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- U of L and city to remove Confederate monument
- Bevin allows university representatives a vote on BOT
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The Ville Grill takes on food conservation to cut down on waste
By Noah Allison–
Every day, roughly 3,000 hungry Louisville Cardinals filter through the Ville Grille, the food establishment that never lacks in options for breakfast, lunch and dinner. While the food may be suspect, there is no doubt that the convenience, good times and the illusion of ending the semester with no swipes remaining, keep the crowds coming back. But if one happened to look above the conveyor belt of dirty dishes between October and November, they would notice an alarming chart showing how many thousands of pounds of food were wasted in that short time at the Ville Grille. The chart is no longer there, but the issue of wasted food has not left the Ville.
“We did it for a month – from Oct. 11 to Nov.11 –we measured how much we were actually sending to compost,” said Ville Grill Executive Chef Mellisa Ingram. “We found that on average each day was about 1,600 pounds, and that’s just off of what the students were leaving on their plates and not eating. We were trying to make them aware of how much food they were actually wasting and not eating, just to give them a heads up. Take what you want, but you can always go back and get more; try not to waste things like that.”
The Ville Grille receives a report every week from the compost company letting them know how much waste they send. During the school year, students threw out an average of nearly 6,000 pounds of food; that makes up about 20 percent of food the Ville Grille prepares each week. According to Ingram, that adds up to about &10,000 in wasted food each month.
“Students wonder why the meal plan is so expensive, or why they are given so many meals to use and it all factors into that. We’ve got a certain amount that we have to spend each day on the students, so when a breakfast meal costs $2.50 and they are only eating $1.50 of that and the rest is going in the trash, then you see where the money is going to,” Ingram said.
The buffet style of service offered at the Ville Grille is great for the students who utilize it properly, but it leads to many students putting far too much on their plate. It is a trend that has been noticeable since the Ville Grille first opened three years ago.
“We started off with trying to show the students the value of what they’ve got, and why we have smaller portions, why we don’t have trays. We are not only trying to save food, but keep them healthy, because a normal sized portion is only about the size of your fist. So in trying to teach them that, we are also trying to teach them conservation; not everything can be disposable and eventually we are all going to have to pay for that,” Ingram said.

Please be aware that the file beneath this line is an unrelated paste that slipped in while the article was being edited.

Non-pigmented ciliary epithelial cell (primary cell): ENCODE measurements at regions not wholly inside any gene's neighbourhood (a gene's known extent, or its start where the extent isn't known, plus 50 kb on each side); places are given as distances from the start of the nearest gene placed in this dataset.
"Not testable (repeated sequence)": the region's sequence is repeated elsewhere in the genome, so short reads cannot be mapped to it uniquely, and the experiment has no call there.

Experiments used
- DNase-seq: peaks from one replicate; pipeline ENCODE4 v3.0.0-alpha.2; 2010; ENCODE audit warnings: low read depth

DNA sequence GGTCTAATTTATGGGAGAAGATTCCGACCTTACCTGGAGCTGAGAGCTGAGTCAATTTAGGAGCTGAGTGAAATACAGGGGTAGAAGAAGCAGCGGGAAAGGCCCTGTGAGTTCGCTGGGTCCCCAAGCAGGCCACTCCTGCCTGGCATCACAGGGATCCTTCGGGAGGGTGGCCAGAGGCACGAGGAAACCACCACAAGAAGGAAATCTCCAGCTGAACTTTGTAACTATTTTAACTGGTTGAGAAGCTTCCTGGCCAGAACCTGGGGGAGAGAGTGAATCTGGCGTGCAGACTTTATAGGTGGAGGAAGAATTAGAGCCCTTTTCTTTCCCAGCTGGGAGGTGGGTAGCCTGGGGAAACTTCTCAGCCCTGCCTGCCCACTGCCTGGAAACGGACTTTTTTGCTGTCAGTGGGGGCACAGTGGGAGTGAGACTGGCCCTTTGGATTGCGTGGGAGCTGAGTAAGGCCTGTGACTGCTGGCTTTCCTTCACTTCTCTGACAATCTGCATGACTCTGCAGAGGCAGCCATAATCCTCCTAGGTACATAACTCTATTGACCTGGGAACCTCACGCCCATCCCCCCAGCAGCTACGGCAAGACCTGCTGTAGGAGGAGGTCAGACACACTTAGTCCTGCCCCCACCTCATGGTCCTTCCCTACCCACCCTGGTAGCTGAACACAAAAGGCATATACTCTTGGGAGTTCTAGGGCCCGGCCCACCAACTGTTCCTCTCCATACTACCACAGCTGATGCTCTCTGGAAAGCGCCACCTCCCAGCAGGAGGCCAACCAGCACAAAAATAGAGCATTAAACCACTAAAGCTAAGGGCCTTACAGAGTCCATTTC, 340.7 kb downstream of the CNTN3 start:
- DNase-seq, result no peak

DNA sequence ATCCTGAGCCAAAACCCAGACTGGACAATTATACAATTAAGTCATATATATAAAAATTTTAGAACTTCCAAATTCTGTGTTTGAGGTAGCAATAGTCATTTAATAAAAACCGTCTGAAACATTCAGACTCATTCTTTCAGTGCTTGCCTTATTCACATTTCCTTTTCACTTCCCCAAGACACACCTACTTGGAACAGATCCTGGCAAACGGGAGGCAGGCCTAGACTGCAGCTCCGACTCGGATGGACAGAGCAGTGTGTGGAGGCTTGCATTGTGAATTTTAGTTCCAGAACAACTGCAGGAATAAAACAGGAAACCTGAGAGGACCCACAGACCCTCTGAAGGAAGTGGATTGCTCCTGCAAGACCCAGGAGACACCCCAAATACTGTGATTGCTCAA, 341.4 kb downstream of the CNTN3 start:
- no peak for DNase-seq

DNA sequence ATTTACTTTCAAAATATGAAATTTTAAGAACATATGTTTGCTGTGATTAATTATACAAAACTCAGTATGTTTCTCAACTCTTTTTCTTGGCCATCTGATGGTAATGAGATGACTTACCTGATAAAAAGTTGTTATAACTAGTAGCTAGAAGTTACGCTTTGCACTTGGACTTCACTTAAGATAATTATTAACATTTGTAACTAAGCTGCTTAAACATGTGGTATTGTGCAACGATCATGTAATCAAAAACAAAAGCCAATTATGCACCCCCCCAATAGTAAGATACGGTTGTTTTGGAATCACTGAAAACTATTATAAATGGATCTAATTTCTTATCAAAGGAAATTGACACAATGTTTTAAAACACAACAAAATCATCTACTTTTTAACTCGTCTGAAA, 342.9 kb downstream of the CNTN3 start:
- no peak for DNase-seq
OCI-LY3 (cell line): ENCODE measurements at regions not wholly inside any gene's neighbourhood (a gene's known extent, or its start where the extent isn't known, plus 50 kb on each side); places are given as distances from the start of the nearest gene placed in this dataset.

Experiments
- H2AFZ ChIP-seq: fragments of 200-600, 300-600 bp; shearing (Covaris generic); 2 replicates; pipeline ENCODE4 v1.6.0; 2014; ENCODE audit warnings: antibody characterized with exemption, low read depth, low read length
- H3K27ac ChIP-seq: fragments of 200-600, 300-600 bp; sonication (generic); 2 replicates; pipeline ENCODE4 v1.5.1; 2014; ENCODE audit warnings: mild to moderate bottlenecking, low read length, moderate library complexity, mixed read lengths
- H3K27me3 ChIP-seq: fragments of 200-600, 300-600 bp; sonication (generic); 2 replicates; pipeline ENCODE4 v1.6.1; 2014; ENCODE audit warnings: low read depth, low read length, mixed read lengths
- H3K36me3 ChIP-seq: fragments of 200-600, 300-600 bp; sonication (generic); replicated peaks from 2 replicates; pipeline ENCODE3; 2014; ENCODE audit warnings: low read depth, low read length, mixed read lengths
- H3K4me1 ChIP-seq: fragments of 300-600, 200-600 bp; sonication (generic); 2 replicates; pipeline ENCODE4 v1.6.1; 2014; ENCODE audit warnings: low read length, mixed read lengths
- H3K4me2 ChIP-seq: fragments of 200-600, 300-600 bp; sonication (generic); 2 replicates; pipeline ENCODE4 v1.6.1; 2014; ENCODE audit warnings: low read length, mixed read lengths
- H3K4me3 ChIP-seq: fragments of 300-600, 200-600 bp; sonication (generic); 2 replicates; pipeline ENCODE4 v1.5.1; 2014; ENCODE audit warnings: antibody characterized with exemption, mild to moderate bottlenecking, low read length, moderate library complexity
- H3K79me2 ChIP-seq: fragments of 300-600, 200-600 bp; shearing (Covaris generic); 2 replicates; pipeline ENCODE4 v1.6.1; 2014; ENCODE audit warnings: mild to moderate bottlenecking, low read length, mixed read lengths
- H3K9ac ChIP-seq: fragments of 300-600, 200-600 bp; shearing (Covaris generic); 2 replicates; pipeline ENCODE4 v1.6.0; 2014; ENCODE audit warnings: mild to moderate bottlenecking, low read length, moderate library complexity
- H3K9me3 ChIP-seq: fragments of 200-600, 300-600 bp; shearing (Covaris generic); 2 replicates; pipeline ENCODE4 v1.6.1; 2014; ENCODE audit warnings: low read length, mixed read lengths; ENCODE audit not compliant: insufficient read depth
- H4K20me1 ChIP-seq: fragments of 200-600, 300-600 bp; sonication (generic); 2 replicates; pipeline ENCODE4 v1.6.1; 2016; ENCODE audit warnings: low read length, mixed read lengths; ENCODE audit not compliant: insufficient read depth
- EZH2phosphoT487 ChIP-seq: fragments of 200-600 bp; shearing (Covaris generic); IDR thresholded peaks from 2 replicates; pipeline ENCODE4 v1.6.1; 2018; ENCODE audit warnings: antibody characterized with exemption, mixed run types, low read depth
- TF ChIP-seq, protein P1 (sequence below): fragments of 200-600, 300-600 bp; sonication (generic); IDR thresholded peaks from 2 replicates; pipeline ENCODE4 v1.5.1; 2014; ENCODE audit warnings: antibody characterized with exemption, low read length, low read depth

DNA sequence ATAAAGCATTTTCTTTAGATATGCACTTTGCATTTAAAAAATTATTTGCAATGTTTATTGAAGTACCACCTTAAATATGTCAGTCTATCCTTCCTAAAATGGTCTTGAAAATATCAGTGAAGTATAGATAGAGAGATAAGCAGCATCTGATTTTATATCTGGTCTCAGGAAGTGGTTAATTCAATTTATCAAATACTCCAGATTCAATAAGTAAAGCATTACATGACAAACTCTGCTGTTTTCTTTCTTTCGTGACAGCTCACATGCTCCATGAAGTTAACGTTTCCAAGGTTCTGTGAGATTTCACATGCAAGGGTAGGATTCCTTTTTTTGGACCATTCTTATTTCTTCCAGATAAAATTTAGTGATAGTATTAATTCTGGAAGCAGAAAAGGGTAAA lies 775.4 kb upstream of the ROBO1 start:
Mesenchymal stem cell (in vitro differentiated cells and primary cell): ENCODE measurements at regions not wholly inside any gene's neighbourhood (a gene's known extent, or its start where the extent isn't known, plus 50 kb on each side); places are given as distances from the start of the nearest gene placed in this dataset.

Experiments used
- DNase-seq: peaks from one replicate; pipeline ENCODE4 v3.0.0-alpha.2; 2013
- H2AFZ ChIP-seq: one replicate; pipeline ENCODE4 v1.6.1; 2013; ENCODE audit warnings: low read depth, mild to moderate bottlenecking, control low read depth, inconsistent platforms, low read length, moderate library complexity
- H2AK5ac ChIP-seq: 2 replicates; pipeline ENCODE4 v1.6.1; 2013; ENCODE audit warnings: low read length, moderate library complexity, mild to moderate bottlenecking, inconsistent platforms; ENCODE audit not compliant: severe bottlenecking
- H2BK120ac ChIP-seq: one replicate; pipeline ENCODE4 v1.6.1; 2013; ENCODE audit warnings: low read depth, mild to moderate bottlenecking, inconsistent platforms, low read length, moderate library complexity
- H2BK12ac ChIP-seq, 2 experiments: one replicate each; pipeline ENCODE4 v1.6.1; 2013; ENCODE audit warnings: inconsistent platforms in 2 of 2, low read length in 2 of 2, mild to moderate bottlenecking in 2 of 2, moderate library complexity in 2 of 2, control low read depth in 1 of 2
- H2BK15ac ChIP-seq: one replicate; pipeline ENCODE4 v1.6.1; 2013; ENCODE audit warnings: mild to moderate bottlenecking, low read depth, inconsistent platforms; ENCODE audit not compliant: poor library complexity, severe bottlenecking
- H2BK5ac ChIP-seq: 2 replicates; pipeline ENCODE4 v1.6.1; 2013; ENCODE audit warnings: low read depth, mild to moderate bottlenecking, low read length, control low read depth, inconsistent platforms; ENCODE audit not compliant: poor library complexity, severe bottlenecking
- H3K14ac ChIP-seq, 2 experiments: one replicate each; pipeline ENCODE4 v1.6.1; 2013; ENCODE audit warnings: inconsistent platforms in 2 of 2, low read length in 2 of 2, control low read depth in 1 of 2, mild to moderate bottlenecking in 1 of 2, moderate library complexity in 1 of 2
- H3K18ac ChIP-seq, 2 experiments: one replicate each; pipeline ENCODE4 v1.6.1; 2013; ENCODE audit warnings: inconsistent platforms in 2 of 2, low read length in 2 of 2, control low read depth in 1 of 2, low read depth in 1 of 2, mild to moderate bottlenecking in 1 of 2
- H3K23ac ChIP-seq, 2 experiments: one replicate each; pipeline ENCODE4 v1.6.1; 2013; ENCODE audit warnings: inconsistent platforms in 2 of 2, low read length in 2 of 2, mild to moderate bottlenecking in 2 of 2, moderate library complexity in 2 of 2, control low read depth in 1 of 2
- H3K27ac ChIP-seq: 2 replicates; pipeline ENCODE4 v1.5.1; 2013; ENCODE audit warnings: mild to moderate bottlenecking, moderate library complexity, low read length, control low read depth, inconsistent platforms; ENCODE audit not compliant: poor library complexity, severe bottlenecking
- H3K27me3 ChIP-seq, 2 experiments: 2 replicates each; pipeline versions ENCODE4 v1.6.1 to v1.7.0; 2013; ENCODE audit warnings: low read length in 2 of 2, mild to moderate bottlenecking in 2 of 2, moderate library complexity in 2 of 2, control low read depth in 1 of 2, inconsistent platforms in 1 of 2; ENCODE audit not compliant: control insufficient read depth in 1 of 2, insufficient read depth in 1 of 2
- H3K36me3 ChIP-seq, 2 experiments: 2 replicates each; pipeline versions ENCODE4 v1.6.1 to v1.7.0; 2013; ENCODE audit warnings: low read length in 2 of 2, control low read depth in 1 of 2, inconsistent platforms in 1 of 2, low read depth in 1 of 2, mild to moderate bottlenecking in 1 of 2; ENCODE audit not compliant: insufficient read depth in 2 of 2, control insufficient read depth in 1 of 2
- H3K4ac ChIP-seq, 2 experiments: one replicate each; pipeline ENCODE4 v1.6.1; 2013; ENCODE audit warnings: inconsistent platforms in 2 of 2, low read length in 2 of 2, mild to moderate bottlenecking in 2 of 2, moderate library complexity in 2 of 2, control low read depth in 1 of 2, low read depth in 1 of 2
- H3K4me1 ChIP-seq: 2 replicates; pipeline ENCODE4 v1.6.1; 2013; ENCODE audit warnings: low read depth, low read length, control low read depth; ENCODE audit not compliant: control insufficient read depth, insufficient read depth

Ten thousand dollars of waste per month can add up pretty fast, as can 6,000 pounds of food per week. Those numbers summed over one or two semesters proves to be more than alarming.
“Luckily, the University is able to use that compost into other things. It’s being composted into mulch for the flower beds and fertilizer and that kind of stuff. At least it’s being reused, but it would be nice not to waste it to begin with,” Ingram said.
The situation is one that seemingly could be easily fixed, by keeping students from getting more than they can eat, but the reality of that is improbable in these times. Not all students throw a plate full of food away. Given the number of students that attend the Ville Grille every day, the one and the few adds up quick.
“Most of the time I know that I am going to be able to finish all of my food, but there is like once or twice a month that I do get an extra plate and I do waste it, because I just can’t finish it,” freshman Luis Rivera said. “Most people do throw their food away. I sit down to eat with people who have a whole plate full of food and they’ll take three bites out of it and be finished and throw the rest of it away.”
The wasted food at the Ville Grille will continue to be wasted if the Grille goer does not make a conscious decision to make a change: for the sake of saving money and for the necessity of conservation.
Photos by Austin Lassell/The Louisville Cardinal